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9 Comments


  1. I give them credit for at least trying to give support over Twitter, but it’s a medium filled with frustration just trying to have a normal conversation. How they managed to use it for support for so long is beyond me. Twitter is great for establishing an open and immediate line of communication, but terrible for offering support.

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  2. You could still use it to direct people to the right support channel though?

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    1. I think they mentioned that having the support twitter account made it appear as though they were capable of offering support via twitter, and that was kind of the point. They wanted to remove that expectation.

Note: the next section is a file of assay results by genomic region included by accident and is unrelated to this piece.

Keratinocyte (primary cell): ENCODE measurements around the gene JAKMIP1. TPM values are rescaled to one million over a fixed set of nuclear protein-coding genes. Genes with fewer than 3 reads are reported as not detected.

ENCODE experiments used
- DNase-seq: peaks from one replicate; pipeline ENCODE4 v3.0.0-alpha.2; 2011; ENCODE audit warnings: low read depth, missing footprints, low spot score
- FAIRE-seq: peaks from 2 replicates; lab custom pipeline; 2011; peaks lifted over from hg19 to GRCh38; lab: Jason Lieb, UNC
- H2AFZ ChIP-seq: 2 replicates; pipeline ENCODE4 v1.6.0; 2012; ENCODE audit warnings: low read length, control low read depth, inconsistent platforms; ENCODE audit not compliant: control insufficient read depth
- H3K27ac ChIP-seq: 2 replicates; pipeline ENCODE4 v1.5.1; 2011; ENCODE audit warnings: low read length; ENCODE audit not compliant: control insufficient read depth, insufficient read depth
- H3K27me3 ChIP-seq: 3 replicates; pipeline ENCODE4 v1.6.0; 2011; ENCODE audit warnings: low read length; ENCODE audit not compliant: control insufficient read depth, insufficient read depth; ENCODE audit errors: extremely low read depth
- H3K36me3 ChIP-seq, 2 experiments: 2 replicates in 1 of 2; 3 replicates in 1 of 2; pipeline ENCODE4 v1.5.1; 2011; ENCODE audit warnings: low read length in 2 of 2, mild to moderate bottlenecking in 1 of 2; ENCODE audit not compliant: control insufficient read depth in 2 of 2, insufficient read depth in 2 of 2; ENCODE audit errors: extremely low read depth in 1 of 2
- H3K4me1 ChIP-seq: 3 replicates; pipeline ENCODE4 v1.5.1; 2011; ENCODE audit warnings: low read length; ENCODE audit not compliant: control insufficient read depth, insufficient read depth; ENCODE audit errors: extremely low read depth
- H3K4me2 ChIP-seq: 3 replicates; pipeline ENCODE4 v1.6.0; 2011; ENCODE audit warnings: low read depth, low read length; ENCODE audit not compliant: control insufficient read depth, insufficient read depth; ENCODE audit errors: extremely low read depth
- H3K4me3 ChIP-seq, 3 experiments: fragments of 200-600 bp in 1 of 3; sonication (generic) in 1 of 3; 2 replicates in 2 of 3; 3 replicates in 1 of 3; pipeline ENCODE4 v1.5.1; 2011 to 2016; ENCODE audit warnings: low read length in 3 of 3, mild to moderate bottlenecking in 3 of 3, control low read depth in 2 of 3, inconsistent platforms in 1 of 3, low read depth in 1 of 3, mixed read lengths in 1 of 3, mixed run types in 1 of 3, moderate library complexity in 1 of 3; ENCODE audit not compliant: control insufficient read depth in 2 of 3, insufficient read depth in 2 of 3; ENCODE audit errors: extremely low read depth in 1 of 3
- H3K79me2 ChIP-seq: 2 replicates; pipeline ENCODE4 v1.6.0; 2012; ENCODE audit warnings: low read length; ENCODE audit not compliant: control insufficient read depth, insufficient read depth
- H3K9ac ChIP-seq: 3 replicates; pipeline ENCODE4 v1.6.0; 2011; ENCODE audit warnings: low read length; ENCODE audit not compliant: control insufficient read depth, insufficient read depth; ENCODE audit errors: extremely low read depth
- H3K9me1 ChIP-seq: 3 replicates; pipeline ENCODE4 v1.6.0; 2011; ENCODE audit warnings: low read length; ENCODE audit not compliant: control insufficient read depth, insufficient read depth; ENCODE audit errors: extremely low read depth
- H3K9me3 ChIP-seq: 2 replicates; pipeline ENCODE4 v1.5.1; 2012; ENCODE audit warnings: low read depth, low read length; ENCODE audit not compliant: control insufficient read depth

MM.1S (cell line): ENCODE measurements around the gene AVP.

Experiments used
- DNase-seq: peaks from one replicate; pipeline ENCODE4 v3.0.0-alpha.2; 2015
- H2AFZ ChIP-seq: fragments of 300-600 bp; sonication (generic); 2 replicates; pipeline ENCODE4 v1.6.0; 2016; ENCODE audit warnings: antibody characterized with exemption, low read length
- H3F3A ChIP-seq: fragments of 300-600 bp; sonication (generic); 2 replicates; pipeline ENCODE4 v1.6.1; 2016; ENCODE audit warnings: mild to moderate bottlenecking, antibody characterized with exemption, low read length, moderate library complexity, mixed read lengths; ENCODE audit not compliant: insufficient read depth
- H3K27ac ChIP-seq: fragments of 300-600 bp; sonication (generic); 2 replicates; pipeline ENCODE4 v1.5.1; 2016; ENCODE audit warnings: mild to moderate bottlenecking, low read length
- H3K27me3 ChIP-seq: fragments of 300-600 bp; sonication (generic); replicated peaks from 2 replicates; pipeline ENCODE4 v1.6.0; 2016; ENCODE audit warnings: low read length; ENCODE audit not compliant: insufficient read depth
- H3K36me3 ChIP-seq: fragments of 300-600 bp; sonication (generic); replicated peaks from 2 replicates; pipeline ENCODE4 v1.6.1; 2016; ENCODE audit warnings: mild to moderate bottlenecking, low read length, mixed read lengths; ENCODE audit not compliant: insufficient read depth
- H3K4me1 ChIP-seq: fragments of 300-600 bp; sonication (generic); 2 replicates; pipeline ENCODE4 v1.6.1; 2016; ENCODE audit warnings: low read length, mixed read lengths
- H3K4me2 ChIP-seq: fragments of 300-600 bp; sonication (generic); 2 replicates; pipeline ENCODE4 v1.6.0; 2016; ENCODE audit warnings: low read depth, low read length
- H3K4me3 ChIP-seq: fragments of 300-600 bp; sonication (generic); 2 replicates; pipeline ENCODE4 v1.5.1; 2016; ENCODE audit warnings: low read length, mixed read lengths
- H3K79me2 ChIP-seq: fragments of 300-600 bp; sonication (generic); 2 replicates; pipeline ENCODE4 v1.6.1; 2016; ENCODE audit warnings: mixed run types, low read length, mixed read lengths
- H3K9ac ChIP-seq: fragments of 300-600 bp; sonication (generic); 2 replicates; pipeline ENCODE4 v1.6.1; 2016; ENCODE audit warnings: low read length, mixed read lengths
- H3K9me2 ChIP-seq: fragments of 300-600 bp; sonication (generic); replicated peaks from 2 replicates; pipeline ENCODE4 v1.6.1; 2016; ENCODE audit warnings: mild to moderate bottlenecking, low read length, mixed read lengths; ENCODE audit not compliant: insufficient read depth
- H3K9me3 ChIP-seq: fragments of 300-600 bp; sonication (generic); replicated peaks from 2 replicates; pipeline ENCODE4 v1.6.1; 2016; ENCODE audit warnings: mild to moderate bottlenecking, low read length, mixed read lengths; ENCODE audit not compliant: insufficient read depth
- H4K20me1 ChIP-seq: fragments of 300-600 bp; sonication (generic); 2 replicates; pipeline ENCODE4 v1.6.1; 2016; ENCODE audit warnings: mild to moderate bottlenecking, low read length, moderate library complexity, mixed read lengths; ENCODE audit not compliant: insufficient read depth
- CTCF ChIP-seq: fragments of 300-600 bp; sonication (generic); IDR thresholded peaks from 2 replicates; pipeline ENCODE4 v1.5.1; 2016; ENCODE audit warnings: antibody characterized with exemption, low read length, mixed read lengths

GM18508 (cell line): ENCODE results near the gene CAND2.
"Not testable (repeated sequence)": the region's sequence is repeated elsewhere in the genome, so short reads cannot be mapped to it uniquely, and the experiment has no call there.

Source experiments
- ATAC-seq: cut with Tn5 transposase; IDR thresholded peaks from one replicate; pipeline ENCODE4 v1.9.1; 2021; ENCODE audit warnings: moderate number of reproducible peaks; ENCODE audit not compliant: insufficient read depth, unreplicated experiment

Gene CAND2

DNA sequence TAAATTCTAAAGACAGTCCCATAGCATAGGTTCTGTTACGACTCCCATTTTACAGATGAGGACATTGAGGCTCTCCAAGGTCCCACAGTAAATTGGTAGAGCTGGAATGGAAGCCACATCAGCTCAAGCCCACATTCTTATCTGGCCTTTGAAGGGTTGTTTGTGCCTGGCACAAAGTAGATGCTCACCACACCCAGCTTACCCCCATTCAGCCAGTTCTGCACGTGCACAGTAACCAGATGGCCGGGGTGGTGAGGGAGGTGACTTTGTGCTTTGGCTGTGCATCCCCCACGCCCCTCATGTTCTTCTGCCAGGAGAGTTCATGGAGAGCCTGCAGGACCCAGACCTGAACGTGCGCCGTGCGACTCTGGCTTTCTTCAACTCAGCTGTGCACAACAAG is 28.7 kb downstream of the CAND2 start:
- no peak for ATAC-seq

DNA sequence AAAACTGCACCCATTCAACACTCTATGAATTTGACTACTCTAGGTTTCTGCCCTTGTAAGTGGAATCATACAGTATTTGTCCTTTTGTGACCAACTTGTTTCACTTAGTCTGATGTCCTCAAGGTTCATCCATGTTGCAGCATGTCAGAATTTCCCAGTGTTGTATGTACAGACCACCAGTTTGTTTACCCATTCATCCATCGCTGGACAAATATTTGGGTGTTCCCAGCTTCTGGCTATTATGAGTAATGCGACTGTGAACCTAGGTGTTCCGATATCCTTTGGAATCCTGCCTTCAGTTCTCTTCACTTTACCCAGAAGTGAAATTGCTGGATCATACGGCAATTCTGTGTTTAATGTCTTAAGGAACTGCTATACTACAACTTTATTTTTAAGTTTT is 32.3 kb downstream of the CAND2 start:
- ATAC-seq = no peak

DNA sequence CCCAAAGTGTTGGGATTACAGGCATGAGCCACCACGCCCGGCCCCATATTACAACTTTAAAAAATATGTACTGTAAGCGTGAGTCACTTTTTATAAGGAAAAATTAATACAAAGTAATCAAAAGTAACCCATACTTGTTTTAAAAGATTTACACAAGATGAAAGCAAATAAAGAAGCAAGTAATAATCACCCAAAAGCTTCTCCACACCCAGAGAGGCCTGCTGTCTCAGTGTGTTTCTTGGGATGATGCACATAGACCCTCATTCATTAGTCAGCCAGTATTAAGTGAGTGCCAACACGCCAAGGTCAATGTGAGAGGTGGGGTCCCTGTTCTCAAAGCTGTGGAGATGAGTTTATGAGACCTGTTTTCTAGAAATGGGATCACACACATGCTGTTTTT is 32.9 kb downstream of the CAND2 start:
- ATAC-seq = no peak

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  3. The question is why their support channel even started in October of 2014??? It was very clear even then that Twitter is not THE channel to give proper user support. It really surprises me, I remember Woo as a company who rather streamlines support to one channel than to open even more.

    So closing this stream seems fully logical to me.

    I speak from my own experience: user support on Twitter is horrible, I got contacts from time to time but handling over there is difficult.

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  4. It drives me batty that the only way to contact Hootsuite support is through Twitter (they follow up by opening a ticket through email — but still, UGH).